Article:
Spake of heroic arts in graver mood
Revived, with finer harmony pursued;

Of all that is most beauteous, imaged there

In happier beauty ; more pellucid streams,
An ampler ether, a diviner air,

And fields invested with purpureal gleams ;
Climes which the sun, who sheds the brightest day
Earth knows, is all unworthy to survey.
Yet there the soul shall enter which hath earned

That privilege by virtue. “ Ill,” said he, “ The end of man's existence I discerned,

Who from ignoble games and revelry
Could draw, when we had parted, vain delight,
While tears were thy best pastime day and night.

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A sorceress. 2

Elysium, that part of Hades in which the souls of the blessed dwelt.

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And while my youthful peers before my eyes

(Each hero following his peculiar bent) Prepared themselves for glorious enterprise

By martial sports ; or, seated in the tent,
Chieftains and kings in council were detained,
What time the fleet1 at Aulis lay enchained,-
The wished-for wind was given :-I then revolved

The oracle upon the silent sea;
And if no worthier led the way, resolved

That of a thousand vessels mine should be
The foremost prow in pressing to the strand,
Mine the first blood that tinged the Trojan sand.
Yet bitter, oft-times bitter, was the pang

When of thy loss I thought, beloved wife; On thee too fondly did my memory hang,

And on the joys we shared in mortal life ; The paths which we had trod, these fountains, flowers, My new-planned cities and unfinished towers. But should suspense permit the foe to cry,

Behold, they tremble !-haughty their array,
Yet of their number no one dares to die?'

In soul I swept the indignity away;
Old frailties then recurred; but lofty thought,
In act embodied, my deliverance wrought.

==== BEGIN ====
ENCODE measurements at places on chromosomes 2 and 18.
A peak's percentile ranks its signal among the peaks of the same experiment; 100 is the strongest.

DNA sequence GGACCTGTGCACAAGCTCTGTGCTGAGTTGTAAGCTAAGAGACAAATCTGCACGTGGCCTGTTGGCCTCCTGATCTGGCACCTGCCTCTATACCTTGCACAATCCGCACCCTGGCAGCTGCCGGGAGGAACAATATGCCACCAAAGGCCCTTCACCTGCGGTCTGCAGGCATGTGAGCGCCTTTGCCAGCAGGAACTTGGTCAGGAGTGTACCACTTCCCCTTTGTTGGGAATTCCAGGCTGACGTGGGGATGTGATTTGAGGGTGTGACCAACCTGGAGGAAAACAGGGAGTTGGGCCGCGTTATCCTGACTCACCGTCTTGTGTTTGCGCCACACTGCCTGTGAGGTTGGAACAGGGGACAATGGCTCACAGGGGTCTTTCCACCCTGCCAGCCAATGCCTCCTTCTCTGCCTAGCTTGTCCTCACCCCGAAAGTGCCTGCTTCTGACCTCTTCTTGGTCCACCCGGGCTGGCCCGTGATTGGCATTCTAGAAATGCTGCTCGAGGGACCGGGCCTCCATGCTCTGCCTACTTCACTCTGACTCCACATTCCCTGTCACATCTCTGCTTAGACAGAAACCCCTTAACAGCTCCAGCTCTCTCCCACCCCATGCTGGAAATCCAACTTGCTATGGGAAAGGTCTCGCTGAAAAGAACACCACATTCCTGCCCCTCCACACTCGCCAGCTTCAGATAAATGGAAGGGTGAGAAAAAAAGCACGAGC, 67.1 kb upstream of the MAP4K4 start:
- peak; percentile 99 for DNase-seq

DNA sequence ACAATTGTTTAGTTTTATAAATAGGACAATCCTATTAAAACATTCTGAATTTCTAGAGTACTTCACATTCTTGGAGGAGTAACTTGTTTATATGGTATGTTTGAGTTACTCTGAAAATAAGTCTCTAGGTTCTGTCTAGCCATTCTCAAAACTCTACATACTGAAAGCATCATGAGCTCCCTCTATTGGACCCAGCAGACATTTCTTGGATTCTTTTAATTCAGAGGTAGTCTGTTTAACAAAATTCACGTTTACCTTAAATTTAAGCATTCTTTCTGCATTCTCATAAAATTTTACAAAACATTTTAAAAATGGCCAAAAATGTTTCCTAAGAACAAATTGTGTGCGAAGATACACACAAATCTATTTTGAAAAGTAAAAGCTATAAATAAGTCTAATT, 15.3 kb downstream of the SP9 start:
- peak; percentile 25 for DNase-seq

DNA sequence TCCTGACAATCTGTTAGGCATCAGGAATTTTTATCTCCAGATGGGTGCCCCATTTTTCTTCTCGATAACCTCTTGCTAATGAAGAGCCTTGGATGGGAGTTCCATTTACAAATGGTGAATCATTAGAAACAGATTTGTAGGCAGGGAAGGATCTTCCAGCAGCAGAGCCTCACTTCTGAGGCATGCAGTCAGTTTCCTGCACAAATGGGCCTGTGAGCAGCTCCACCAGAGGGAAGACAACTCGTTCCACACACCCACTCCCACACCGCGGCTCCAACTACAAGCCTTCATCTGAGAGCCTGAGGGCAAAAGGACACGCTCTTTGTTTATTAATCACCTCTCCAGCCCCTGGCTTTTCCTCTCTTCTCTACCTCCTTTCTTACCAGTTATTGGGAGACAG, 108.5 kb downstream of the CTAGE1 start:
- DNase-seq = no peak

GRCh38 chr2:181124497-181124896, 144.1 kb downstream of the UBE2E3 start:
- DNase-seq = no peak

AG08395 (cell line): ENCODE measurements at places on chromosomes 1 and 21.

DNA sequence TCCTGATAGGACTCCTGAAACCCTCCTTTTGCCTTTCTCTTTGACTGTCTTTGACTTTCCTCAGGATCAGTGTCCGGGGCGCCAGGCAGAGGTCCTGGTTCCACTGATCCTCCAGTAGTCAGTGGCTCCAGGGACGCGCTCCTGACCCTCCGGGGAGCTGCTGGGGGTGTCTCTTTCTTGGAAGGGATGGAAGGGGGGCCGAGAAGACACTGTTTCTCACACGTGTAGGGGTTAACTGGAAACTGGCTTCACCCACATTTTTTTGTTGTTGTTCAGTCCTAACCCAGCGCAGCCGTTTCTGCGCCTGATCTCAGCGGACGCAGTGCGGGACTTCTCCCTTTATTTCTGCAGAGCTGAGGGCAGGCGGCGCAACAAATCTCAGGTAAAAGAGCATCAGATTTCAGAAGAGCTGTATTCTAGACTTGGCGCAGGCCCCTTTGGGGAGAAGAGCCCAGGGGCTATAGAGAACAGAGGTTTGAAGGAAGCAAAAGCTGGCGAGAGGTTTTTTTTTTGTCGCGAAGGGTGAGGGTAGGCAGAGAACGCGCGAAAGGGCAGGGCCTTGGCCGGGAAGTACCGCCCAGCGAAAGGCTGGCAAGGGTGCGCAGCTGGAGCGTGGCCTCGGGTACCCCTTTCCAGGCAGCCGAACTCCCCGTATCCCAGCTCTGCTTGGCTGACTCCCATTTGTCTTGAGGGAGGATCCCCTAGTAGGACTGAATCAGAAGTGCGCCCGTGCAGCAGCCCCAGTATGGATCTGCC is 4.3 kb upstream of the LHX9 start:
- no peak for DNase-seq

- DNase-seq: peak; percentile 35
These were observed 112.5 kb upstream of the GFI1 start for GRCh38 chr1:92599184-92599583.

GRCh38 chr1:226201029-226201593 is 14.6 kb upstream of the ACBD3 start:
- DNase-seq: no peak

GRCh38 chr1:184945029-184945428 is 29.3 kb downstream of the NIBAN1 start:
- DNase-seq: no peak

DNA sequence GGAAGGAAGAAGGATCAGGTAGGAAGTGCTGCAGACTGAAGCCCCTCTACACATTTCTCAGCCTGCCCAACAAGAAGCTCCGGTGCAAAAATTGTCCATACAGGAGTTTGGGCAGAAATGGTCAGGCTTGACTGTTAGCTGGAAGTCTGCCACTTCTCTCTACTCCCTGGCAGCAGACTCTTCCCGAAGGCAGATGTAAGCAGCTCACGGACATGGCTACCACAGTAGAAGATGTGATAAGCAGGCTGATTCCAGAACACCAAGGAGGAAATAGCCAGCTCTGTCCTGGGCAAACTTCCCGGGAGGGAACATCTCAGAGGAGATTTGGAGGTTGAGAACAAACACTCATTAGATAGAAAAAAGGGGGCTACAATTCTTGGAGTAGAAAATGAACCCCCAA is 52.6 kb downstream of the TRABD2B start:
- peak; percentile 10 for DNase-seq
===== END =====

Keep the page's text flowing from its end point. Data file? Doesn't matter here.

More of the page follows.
And thou, though strong in love, art all too weak

In reason, in self-government too slow;
I counsel thee by fortitude to seek

Our blest re-union in the shades below.
The invisible world with thee hath sympathised,
Be thy affections raised and solemnised.
Learn by a mortal yearning to ascend

Towards a higher object, -love was given,
Encouraged, sanctioned, chiefly for that end;

For this the passion to excess was driven,

1 The fleet of the Grecian armament against Troy was long detained at Aulis, in Bæotia, by contrary winds.

That self might be annulled ; her bondage prove
The fetters of a dream, opposed to love."
Aloud she shrieked, for Hermes re-appears!

Round the dear shade she would have clung: 'tis vain, The hours are past,—too brief had they been years,

And him no mortal effort can detain :
Swift tow’rd the realms that know not earthly day,
He through the portal takes his silent way,
And on the palace-floor a lifeless corse she lay.
By no weak pity might the gods be moved ;

She who thus perished not without the crime
Of lovers that in Reason's spite have loved,

Was doomed to wander in a grosser clime,
Apart from happy ghosts, that gather flowers
Of blissful quiet ’mid unfading bowers.
Yet tears to human suffering are due ;
And mortal hopes defeated and o'erthrown
Are mourned by man, and not by man alone,
As fondly he believes.-Upon the side
Of Hellespont? (such faith was entertained)
A knot of spiry trees for ages grew
From out the tomb of him for whom she died ;
And ever, when such stature they had gained,
That Ilium'sa walls were subject to their view,
The trees' tall summits withered at the sight,-
A constant interchange of growth and blight.

Sonnet, to Sleep.
A FLOCK of sheep that leisurely pass by,

One after one; the sound of rain, and bees

Murmuring; the fall of rivers, winds and seas, Smooth fields, white sheets of water, and pure sky, — By turns have all been thought of; yet I lie

Now called the Dardanelles, a narrow strait, near the shores of which Troy stood.

: A name for Troy.